Rebecca MacKinnon (RM): The companies that are doing well are being more transparent about what kinds of government demands they are getting to either remove content or to share user data and they are being more transparent about their policies. They have company-wide commitments to respect user rights. They are conducting human rights impact assessments on a wider range of aspects of their business that might affect user rights. The companies that do best in the index have a board of directors that exercises oversight over the company’s impact on freedom of expression and privacy so there’s more accountability and more attention paid to these issues in a systematic way across the company. Companies that are doing better have better protection of user data and their policies informing users about how data is used are more clear and robust. They have stronger security practices as well so again we have a long way to get to where we want companies to be but the idea is that companies need to be clear with users about when they are using a service, whether it’s a telecommunication service, or whether it’s a social media platform, companies need to be clear about the ways in which their speech is restricted by the platform and the service who has power to block or take down my content under what circumstances. What ways can I appeal if something goes wrong? Are the companies making an effort to protect our rights and to think about their impact on our rights to try to prevent harm? We also look at stakeholder engagement, engaging with civil society, with vulnerable groups to understand how they are affecting the society.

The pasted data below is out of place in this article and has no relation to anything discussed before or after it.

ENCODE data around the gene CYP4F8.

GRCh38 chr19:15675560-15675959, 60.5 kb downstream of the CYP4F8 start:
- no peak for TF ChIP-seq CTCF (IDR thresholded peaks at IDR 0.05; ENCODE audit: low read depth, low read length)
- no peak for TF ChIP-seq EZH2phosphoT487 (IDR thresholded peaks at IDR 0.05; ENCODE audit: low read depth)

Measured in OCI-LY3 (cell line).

DRM. Some of the worst performing companies in the index are based in Asia and the Middle East. How do you think pressure can be built on these companies through international and local advocacy and activism?